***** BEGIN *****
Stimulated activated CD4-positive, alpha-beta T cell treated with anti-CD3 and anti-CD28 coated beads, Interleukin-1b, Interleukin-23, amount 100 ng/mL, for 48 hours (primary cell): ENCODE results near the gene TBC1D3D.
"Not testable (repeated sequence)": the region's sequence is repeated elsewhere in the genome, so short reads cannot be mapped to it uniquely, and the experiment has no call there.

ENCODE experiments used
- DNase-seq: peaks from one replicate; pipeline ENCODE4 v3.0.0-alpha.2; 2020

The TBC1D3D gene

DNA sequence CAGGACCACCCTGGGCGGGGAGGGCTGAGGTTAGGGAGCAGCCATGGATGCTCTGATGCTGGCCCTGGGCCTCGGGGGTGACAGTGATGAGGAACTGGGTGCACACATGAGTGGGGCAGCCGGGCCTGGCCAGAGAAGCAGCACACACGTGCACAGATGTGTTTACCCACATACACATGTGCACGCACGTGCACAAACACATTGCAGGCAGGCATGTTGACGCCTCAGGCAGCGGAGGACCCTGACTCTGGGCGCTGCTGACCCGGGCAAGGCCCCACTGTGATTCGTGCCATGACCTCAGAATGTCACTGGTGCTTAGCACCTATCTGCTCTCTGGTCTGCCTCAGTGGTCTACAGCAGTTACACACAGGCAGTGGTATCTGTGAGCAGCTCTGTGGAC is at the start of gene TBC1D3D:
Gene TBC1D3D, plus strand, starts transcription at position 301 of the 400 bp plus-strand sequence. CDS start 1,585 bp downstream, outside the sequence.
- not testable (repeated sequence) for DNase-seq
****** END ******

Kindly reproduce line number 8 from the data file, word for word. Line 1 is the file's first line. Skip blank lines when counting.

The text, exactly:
- not testable (repeated sequence) for DNase-seq